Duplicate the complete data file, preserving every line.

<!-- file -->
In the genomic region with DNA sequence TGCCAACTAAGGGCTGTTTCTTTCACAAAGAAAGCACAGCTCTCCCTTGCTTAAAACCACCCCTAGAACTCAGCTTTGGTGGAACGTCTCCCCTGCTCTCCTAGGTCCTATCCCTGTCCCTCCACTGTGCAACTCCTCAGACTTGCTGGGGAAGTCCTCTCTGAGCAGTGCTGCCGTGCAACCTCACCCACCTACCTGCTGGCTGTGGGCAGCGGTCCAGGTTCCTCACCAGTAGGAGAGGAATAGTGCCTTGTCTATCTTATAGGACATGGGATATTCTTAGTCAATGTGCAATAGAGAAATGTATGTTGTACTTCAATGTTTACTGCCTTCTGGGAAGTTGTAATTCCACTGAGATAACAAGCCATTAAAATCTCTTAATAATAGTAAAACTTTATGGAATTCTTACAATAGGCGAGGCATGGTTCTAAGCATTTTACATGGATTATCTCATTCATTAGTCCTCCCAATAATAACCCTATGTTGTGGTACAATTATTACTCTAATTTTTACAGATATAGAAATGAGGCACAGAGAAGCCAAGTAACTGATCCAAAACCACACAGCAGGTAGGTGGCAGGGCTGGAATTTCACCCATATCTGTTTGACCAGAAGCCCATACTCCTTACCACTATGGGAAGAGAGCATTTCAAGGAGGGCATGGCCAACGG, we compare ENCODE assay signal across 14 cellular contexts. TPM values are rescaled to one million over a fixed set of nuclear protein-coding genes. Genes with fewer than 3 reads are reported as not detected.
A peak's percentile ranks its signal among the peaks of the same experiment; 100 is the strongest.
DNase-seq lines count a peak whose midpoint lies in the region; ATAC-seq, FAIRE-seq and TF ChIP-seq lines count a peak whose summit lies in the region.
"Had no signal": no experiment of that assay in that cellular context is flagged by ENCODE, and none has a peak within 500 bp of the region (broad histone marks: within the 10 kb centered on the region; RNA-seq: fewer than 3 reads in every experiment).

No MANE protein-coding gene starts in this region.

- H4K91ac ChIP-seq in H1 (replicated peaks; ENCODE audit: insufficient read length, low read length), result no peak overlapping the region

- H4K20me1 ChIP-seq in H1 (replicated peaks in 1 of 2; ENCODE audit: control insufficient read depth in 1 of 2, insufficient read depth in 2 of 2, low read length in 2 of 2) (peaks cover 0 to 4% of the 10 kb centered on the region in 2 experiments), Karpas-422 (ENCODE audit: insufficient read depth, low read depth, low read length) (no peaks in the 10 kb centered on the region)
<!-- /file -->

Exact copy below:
In the genomic region with DNA sequence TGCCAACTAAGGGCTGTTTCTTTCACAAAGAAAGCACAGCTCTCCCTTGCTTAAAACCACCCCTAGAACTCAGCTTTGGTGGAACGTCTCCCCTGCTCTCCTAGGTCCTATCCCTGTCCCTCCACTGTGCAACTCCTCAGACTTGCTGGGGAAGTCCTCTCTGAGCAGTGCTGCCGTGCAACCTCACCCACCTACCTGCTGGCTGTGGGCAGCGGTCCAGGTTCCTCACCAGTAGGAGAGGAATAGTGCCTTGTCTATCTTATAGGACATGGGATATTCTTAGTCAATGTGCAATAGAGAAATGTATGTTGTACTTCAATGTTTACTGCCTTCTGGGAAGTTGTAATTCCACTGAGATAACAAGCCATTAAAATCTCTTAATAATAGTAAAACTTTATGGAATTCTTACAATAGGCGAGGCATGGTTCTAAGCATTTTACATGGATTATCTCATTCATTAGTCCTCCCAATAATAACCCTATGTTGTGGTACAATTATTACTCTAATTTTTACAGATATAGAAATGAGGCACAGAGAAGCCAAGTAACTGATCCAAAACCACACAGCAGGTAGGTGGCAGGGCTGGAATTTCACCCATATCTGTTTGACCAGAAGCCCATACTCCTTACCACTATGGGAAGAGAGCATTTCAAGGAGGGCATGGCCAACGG, we compare ENCODE assay signal across 14 cellular contexts. TPM values are rescaled to one million over a fixed set of nuclear protein-coding genes. Genes with fewer than 3 reads are reported as not detected.
A peak's percentile ranks its signal among the peaks of the same experiment; 100 is the strongest.
DNase-seq lines count a peak whose midpoint lies in the region; ATAC-seq, FAIRE-seq and TF ChIP-seq lines count a peak whose summit lies in the region.
"Had no signal": no experiment of that assay in that cellular context is flagged by ENCODE, and none has a peak within 500 bp of the region (broad histone marks: within the 10 kb centered on the region; RNA-seq: fewer than 3 reads in every experiment).

No MANE protein-coding gene starts in this region.

- H4K91ac ChIP-seq in H1 (replicated peaks; ENCODE audit: insufficient read length, low read length), result no peak overlapping the region

- H4K20me1 ChIP-seq in H1 (replicated peaks in 1 of 2; ENCODE audit: control insufficient read depth in 1 of 2, insufficient read depth in 2 of 2, low read length in 2 of 2) (peaks cover 0 to 4% of the 10 kb centered on the region in 2 experiments), Karpas-422 (ENCODE audit: insufficient read depth, low read depth, low read length) (no peaks in the 10 kb centered on the region)